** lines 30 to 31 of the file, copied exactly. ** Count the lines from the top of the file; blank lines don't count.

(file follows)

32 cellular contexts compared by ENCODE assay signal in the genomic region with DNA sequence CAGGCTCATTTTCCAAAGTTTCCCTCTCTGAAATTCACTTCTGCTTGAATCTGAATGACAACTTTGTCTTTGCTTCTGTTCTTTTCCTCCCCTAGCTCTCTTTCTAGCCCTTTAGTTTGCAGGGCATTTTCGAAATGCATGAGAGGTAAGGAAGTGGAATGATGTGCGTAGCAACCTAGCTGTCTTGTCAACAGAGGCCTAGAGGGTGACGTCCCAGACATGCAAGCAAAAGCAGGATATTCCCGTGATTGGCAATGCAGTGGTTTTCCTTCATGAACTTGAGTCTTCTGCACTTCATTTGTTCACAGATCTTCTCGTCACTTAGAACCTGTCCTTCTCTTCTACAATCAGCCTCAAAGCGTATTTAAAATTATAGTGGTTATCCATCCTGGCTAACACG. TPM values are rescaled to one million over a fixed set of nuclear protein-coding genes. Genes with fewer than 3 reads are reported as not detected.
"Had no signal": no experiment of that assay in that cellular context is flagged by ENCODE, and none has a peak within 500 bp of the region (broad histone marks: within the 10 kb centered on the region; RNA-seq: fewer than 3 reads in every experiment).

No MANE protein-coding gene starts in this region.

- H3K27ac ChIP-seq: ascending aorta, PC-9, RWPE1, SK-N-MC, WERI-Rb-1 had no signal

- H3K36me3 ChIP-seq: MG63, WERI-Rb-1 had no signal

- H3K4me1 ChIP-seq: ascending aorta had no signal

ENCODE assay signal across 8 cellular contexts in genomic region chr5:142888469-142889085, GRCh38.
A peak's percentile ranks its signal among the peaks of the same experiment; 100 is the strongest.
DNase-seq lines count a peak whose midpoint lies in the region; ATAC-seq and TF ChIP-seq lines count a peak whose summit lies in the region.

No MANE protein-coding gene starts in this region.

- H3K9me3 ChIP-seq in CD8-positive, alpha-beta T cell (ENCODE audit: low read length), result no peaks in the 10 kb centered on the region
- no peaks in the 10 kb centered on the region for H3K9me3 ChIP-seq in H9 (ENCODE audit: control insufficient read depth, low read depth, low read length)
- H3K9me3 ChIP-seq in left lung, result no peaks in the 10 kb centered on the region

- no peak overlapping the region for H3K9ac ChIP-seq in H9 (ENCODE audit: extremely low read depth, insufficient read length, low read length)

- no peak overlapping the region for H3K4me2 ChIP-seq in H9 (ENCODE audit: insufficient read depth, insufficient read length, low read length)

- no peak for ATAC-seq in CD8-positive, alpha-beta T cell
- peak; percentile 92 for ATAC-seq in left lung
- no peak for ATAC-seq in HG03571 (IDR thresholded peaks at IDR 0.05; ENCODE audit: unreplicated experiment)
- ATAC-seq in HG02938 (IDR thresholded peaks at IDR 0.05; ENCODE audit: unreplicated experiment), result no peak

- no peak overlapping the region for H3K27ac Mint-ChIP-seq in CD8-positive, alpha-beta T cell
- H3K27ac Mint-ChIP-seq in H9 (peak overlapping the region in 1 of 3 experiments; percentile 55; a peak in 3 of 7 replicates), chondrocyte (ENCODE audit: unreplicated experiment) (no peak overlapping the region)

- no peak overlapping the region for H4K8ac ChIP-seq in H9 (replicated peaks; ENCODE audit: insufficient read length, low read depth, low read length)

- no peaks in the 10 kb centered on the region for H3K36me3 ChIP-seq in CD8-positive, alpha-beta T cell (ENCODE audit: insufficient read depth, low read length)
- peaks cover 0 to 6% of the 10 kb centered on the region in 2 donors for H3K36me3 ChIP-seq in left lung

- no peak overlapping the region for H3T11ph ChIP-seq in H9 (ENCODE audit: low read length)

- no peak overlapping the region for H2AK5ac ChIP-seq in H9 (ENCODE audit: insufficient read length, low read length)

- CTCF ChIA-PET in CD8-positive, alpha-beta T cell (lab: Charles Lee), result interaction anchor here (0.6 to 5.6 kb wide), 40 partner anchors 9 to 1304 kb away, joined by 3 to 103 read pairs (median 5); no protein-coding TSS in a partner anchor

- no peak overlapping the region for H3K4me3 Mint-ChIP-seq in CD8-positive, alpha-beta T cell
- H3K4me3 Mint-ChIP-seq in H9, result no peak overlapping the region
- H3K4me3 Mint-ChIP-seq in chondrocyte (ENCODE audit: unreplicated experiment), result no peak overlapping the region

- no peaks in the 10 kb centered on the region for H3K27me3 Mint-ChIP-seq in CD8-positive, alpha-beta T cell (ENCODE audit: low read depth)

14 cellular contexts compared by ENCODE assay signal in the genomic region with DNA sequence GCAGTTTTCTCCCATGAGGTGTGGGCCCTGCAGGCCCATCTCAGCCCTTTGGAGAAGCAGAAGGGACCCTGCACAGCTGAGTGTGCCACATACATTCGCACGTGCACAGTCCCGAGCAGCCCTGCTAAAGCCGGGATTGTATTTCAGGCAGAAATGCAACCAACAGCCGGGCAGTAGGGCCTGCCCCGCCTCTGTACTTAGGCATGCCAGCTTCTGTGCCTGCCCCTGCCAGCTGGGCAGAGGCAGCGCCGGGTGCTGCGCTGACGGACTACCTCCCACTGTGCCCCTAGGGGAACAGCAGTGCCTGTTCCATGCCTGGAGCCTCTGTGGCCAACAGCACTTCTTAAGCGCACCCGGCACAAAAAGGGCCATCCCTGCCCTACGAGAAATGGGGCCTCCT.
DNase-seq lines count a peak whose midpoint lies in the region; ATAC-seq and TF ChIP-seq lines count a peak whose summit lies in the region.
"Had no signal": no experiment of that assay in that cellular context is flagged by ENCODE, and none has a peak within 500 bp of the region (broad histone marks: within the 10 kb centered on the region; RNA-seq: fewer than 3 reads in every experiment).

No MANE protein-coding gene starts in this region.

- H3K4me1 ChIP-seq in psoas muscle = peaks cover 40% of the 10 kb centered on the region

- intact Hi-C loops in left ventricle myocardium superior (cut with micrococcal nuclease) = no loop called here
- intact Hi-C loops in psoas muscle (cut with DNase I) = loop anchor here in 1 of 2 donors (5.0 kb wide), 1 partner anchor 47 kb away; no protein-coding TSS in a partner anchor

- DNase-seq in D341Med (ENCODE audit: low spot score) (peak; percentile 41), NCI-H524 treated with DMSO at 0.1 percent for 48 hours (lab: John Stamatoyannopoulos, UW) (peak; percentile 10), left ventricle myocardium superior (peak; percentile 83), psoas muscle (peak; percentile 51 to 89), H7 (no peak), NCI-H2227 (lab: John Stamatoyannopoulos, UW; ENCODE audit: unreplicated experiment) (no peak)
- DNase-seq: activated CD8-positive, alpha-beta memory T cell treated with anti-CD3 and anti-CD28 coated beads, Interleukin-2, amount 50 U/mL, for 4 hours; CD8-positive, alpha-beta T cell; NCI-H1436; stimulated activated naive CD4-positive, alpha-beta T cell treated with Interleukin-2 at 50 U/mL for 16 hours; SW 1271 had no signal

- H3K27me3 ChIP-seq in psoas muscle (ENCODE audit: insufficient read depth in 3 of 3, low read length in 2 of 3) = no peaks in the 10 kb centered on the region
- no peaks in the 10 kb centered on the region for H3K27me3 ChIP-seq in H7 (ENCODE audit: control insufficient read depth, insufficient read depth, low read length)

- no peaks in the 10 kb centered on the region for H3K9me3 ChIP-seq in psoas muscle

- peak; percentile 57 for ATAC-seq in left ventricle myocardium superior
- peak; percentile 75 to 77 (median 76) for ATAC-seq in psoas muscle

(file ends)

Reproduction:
- H3K4me3 Mint-ChIP-seq in chondrocyte (ENCODE audit: unreplicated experiment), result no peak overlapping the region

- no peaks in the 10 kb centered on the region for H3K27me3 Mint-ChIP-seq in CD8-positive, alpha-beta T cell (ENCODE audit: low read depth)